Tales of Us - Goldfrapp
1 CD(s) - Electronic - Label: Mute - Distributor: PIAS UK/Arvato Services - Released: 09/09/2013 - 5099961576025
4 reviews from the community
Review of "Tales of Us - Goldfrapp"
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Apart from having a fantastic name, Goldfrapp have also had a reasonable amount of success since their formation in 1999. They've had 2 Grammy Award nominations and a Mercury Prize shortlisting and their latest album "Tales Of Us" is their 4th Top 10 UK album in a row. Although all of their albums have been characterised by Alison Goldfrapp's soft vocals and the musical arrangements they overlay, their sound has been in a constant states of flux, with very few of their albums sounding much like the ones that have gone before.The album opens with "Jo" which, after a synthesised opening, settles down into something that sounds a little like mediaeval music, with a simple, slightly plodding arrangement. If the musical background was provided by a harp, it would be something you might expect to hear backing up a Shakespeare play. Alison Goldfrapp's vocal is clear and gentle over the top, sounding a little like Kate Bush in places and this is a beautiful, relaxing opening to an album.
Next up is "Annabel", which runs a little more along the same theme, with a simple, mediaeval sounding backing, but this time on a stringed instrument rather than a keyboard, although I can't place the instrument used, as it sounds a little like an acoustic guitar, but not quite. The vocals are again smooth, with a breathy feel, but "Annabel" isn't as effective a song as "Jo", as the music is a little stronger relative to the vocal and the lyrics do get a little repetitive. It's still a song that drifts along pleasantly enough, though.From the start, "Drew" is a different song, with the tempo increased a little thanks to the guitar being a little more flowing. The vocal is still gentle and soft and once the orchestration comes in, the song develops an almost cinematic scope and wouldn't sound entirely out of place on a James Bond soundtrack if the vocals were a little stronger, particularly as there is an orchestral break half way through which seems to incorporate some of the James Bond theme. It's still a very well put together song, although I keep expecting Daniel Craig to appear from somewhere whenever I listen to it, so it's not quite as relaxing as the others as it has that film quality that suggests it's marking time for a piece of action.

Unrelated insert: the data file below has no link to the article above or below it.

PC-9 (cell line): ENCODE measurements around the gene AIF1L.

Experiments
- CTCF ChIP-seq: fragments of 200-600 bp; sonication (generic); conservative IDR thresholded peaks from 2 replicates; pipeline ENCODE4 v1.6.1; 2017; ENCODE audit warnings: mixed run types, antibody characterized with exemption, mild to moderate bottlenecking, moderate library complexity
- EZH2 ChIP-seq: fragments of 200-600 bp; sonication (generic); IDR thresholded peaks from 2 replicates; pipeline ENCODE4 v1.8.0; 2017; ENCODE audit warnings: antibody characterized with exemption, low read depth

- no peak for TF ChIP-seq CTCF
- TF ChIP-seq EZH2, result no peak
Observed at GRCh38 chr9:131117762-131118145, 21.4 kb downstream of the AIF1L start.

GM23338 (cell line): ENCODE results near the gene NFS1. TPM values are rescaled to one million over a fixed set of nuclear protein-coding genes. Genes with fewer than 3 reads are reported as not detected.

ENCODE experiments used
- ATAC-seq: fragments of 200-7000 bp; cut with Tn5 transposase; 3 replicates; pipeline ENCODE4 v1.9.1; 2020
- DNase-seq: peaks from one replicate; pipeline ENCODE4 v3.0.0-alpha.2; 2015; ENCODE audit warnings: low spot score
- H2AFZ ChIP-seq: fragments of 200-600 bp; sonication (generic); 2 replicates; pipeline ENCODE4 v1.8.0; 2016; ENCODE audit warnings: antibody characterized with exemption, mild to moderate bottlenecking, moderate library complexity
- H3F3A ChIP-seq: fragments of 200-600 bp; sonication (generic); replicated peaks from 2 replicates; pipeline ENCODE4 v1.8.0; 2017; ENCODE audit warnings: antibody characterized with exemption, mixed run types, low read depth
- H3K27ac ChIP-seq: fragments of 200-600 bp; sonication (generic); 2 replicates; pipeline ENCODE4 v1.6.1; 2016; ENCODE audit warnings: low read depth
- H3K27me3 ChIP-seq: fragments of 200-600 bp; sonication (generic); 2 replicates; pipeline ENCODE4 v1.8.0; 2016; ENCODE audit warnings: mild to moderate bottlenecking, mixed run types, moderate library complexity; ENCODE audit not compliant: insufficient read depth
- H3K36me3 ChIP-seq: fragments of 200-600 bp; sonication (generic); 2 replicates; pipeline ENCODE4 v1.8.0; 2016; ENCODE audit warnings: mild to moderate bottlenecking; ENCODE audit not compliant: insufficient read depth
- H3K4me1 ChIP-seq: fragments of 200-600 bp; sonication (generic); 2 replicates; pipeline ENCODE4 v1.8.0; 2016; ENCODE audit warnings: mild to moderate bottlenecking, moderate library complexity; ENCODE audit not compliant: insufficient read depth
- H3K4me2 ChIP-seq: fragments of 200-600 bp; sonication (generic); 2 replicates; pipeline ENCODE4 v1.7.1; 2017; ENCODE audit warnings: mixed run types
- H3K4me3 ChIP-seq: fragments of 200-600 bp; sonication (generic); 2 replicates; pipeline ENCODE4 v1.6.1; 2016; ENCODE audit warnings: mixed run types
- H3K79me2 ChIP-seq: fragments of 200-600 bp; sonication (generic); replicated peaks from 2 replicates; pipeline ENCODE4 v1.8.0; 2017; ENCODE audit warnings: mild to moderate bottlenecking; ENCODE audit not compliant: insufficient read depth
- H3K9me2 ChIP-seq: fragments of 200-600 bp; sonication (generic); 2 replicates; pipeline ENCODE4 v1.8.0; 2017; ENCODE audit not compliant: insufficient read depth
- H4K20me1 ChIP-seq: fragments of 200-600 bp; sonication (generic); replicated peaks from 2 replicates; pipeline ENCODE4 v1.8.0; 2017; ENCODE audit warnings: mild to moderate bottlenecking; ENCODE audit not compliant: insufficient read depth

There's an interesting synthesised opening to "Ulla", which is a song title that makes me smile having recently watched the film remake of "The Producers". For all the electronics and orchestration, however, this is another gentle and incredibly relaxing track that reminds me of some of Enya's work in the opening. The song does pick up in tempo and overall sound after a couple of minutes, but the gentle, breathy vocal anchors it to the relaxing feel and it can drift over you wonderfully and it makes me feel all warm and fuzzy.The Scandinavian song title tour continues with the Swedish sounding "Ulla" followed by the more Finnish "Alvar", although the guitar intro reminds me vaguely of an acoustic version of Christian rock band Petra's song "Beyond Belief". Whilst "Alvar" never becomes a rock song, it is stronger musically than many of the others, underpinned by the soft, breathy vocal of Alison Goldfrapp. The song seems to put most of what Goldfrapp do well all into one 5 ½ minute song, as there are elements of the mediaeval sound from earlier in the album, as well as a musical landscape that supports the vocals and which, once again, have their moments of sounding a lot like Enya and some electronic and synthesised moments that remind me slightly of Portishead in places. It's perhaps a little too busy a track to be as entirely relaxing as some of the others, but still quite enjoyable and despite being the longest track on the album by some margin, it doesn't outstay any welcome extended to it.